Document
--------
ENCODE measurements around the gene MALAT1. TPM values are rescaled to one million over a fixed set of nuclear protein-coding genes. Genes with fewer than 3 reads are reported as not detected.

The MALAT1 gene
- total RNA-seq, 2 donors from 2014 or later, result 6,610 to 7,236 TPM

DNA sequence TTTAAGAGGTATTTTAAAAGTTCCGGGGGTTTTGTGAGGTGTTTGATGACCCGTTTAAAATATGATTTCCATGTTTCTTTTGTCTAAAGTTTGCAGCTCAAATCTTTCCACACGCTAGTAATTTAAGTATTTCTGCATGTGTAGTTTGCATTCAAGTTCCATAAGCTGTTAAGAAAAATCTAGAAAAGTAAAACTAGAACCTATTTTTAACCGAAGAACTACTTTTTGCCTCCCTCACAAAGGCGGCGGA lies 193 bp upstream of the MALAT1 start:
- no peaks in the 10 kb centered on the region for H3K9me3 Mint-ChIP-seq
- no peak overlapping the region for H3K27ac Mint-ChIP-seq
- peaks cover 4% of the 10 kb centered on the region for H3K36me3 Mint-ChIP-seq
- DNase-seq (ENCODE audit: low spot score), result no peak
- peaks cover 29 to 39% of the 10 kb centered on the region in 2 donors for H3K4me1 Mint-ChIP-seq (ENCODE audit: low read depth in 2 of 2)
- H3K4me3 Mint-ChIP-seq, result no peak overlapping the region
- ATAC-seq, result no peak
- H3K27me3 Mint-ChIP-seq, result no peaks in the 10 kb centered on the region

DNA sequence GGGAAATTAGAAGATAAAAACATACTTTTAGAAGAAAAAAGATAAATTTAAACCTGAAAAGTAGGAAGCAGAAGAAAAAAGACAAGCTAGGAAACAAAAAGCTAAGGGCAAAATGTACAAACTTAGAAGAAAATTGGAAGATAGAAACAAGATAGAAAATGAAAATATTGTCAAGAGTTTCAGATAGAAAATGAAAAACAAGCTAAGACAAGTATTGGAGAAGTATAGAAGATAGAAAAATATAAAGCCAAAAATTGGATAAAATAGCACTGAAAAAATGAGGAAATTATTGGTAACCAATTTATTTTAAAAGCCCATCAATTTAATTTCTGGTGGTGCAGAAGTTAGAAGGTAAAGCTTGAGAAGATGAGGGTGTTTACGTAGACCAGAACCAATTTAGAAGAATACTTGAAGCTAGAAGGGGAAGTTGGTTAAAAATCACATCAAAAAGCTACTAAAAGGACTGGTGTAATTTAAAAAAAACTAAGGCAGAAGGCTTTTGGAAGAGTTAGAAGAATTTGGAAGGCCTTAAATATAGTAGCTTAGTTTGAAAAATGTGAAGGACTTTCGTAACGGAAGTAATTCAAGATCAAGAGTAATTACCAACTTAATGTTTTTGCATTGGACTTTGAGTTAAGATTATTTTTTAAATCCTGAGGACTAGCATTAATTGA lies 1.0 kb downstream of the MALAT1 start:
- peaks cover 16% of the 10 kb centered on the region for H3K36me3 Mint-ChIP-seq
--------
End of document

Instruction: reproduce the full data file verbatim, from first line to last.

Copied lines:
ENCODE measurements around the gene MALAT1. TPM values are rescaled to one million over a fixed set of nuclear protein-coding genes. Genes with fewer than 3 reads are reported as not detected.

The MALAT1 gene
- total RNA-seq, 2 donors from 2014 or later, result 6,610 to 7,236 TPM

DNA sequence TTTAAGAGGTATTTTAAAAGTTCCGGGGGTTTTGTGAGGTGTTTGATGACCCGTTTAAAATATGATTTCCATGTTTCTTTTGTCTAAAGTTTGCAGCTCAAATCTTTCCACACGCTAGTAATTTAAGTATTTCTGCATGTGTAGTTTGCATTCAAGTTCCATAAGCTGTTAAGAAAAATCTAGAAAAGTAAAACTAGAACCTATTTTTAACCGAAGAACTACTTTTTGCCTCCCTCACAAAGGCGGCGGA lies 193 bp upstream of the MALAT1 start:
- no peaks in the 10 kb centered on the region for H3K9me3 Mint-ChIP-seq
- no peak overlapping the region for H3K27ac Mint-ChIP-seq
- peaks cover 4% of the 10 kb centered on the region for H3K36me3 Mint-ChIP-seq
- DNase-seq (ENCODE audit: low spot score), result no peak
- peaks cover 29 to 39% of the 10 kb centered on the region in 2 donors for H3K4me1 Mint-ChIP-seq (ENCODE audit: low read depth in 2 of 2)
- H3K4me3 Mint-ChIP-seq, result no peak overlapping the region
- ATAC-seq, result no peak
- H3K27me3 Mint-ChIP-seq, result no peaks in the 10 kb centered on the region

DNA sequence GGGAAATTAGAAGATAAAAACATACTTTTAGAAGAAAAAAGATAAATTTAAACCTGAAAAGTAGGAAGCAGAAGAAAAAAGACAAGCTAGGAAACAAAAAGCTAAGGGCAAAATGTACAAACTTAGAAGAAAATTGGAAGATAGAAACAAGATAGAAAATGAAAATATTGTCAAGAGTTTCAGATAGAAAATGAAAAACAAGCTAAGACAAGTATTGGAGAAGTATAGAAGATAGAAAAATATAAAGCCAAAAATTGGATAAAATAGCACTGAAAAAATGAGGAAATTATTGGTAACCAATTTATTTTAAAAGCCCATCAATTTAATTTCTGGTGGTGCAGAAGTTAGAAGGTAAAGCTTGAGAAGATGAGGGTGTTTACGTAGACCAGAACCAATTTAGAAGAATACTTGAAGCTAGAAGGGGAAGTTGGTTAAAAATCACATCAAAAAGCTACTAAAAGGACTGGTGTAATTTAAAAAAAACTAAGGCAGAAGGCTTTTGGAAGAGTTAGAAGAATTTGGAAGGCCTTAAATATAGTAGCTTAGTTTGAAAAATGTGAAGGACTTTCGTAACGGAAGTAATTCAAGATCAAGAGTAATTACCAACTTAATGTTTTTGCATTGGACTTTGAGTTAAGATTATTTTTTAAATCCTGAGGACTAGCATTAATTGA lies 1.0 kb downstream of the MALAT1 start:
- peaks cover 16% of the 10 kb centered on the region for H3K36me3 Mint-ChIP-seq